The Royal National Institute of Blind People (RNIB) is highlighting the role that technology can play in enabling blind and partially sighted people to successfully manage their diabetes as part of Diabetes Week, which will take place this year from 14 – 20 June.
As part of this, the charity is also reminding people of the importance of attending retinal screening appointments.
Diabetes Week is an annual campaign organised by Diabetes UK to raise awareness of the condition. The theme for this year’s week focuses on telling #DiabetesStories from all corners of the UK.
Joanna Penn from Lowestoft in Suffolk has an eye condition called diabetic retinopathy. She was diagnosed with Type 1 diabetes in 2002 at the age of 18 and started having laser treatment due to the severity of her eye condition in 2009. However, Joanna has now stopped this treatment as she has received the maximum amount of laser possible.
Technology helps Joanna, who needs to test her blood sugar up to eight times a day, manage her diabetes. She uses a blood glucose monitor called Contour with Bluetooth capacity and a flash glucose monitoring system.
Joanna said: “The Contour monitor talks to my phone, which then reads the information out to me, or it’ll be in a large enough print that I can see.
“I also use what is known as a FreeStyle Libre, a flash glucose monitoring system. I have a little sensor in my arm and using the Libre app on my phone. I scan this sensor eight to ten times a day to monitor my glucose levels. It was quite easy to set up as the app talks you through the process. For me, the Libre has been a big lifesaver because the overall control of my diabetes has gone from poor to good.”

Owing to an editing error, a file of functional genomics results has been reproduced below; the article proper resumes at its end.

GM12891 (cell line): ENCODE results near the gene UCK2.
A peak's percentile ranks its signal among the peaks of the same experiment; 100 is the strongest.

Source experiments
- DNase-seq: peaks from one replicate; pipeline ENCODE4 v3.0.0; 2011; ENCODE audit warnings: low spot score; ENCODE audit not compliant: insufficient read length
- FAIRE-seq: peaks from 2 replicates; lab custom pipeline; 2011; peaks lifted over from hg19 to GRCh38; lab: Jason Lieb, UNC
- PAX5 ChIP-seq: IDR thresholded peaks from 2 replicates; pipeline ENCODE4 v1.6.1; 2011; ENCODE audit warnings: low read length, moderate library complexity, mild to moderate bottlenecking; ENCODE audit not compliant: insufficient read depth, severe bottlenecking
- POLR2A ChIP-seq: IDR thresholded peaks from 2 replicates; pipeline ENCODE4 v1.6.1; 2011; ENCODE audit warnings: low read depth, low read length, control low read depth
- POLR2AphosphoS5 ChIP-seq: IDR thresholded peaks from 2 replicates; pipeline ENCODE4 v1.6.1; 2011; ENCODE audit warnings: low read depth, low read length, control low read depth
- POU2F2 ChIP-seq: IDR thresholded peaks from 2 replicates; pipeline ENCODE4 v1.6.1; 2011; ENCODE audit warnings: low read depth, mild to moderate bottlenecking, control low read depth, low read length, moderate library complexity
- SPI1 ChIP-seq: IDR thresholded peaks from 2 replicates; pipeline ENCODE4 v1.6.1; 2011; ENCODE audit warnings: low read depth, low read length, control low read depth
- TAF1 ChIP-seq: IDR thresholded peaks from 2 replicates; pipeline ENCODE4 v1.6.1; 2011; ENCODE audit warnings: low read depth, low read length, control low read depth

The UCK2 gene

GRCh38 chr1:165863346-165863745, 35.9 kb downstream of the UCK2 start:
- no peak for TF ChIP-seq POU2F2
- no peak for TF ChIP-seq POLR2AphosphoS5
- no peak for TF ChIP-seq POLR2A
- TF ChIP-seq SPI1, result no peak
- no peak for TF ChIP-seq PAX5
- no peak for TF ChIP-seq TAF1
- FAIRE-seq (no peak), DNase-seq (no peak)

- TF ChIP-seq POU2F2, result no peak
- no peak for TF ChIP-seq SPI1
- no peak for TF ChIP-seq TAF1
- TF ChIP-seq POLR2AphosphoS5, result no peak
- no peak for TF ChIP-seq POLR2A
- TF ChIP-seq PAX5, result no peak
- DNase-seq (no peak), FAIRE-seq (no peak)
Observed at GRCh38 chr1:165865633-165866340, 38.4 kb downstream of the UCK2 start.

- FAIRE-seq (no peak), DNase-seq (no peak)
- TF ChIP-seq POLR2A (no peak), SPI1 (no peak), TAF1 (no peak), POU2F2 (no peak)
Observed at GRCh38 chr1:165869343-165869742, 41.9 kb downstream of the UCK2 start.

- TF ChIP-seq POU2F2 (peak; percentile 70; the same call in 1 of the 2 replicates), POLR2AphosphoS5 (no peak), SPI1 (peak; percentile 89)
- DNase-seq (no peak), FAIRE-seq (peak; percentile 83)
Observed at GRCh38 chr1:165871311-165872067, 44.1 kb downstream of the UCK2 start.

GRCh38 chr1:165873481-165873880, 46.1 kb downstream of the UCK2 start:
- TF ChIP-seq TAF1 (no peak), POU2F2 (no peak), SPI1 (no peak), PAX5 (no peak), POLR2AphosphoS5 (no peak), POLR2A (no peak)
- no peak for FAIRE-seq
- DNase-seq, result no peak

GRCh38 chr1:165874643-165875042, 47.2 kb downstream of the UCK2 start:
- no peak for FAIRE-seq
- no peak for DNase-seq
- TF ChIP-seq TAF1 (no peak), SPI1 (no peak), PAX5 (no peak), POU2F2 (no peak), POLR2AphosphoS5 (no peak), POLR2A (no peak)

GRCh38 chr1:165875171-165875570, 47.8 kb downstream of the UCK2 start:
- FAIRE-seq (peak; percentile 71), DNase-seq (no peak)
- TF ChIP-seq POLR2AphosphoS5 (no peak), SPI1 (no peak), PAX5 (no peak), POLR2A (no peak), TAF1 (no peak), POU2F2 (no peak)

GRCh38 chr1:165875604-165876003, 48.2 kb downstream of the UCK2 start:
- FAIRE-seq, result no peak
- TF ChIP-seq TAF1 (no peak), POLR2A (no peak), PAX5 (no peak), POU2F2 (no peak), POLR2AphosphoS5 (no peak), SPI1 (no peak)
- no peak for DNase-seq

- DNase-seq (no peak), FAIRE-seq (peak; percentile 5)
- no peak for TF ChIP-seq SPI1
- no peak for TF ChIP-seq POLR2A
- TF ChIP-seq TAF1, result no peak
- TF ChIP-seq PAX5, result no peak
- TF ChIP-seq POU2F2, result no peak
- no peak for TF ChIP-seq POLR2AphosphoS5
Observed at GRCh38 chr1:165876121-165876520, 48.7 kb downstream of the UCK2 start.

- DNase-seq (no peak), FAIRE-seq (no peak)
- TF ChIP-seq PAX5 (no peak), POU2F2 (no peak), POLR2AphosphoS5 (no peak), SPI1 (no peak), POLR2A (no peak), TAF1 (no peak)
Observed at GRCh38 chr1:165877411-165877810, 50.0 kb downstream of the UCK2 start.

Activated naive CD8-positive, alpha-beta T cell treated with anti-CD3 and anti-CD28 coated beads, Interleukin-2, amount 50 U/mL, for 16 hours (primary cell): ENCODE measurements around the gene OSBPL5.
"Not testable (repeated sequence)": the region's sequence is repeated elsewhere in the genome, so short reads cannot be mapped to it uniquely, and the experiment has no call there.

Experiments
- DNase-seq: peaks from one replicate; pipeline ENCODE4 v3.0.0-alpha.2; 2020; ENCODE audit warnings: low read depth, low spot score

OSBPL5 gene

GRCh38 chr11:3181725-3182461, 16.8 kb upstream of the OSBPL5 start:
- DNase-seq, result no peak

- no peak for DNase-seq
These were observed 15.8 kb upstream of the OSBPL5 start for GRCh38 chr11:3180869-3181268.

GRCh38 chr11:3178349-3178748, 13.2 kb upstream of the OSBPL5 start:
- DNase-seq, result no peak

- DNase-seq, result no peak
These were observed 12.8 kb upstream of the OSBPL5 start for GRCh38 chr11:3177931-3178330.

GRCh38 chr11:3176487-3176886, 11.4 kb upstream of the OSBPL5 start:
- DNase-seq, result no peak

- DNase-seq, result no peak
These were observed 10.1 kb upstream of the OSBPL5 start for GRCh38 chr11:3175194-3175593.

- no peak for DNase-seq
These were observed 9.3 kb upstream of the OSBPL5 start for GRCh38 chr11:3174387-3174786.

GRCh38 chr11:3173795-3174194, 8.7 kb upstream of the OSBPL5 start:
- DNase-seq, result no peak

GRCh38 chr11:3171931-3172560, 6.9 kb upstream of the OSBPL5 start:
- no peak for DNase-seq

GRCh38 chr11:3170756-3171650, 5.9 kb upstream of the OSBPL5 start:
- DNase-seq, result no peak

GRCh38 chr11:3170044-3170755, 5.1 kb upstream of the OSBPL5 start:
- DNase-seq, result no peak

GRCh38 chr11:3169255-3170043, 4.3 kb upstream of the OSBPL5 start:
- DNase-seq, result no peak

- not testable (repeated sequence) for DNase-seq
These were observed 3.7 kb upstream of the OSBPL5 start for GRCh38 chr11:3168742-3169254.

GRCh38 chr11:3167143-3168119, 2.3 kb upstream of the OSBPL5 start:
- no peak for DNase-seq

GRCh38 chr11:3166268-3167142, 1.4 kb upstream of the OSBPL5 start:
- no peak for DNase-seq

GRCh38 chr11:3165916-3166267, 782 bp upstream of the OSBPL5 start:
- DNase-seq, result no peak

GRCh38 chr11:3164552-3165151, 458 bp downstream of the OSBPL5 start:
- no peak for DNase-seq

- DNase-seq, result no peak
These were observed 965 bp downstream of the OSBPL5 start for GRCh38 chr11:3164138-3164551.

However, Joanna feels more can be done to improve devices that help people with sight loss manage their diabetes. She is due to receive an insulin pump soon and is concerned about the accessibility of this device.
“An insulin pump can be quite fiddly to use. It may be easier for people who still have some sight like me to use one independently, but I think someone who is blind could struggle with it.
“There’s still a lot to be improved. I think the problem is because sight loss is a spectrum it’s about finding that middle ground and developing devices that work for both someone who has got quite a bit of sight or maybe a central loss, and also for someone who is non-light perceptive.”
During the coronavirus pandemic, all routine retinal screening appointments for patients with diabetes were postponed.
However, retinal screening services have resumed in most areas, with safety measures in place, and patients are advised to attend appointments.
There are 3.5 million people in the UK with diabetes, and a further 500,000 live with the condition undiagnosed.
RNIB Specialist Lead for Eye Health, Dr Louise Gow, said:
“The most important thing you can do to prevent sight loss due to diabetic retinopathy is to go to your retinal screening appointments and eye examinations.”
“If you haven’t heard from your local diabetic retinal screening service and you are overdue for an appointment and don’t have a new date for screening, or you are worried about changes to your vision, you should speak to your GP or diabetic nurse. Alternatively, you can attend an NHS eye examination where an eye health check will be carried out. More information about preventing sight loss from diabetes can be found in a free booklet which can be downloaded from RNIB’s website.
“RNIB is here for anybody worried about their vision. Contact our Sight Loss Advice Service on 0303 123 9999 or visit rnib.org.uk/eyehealth.”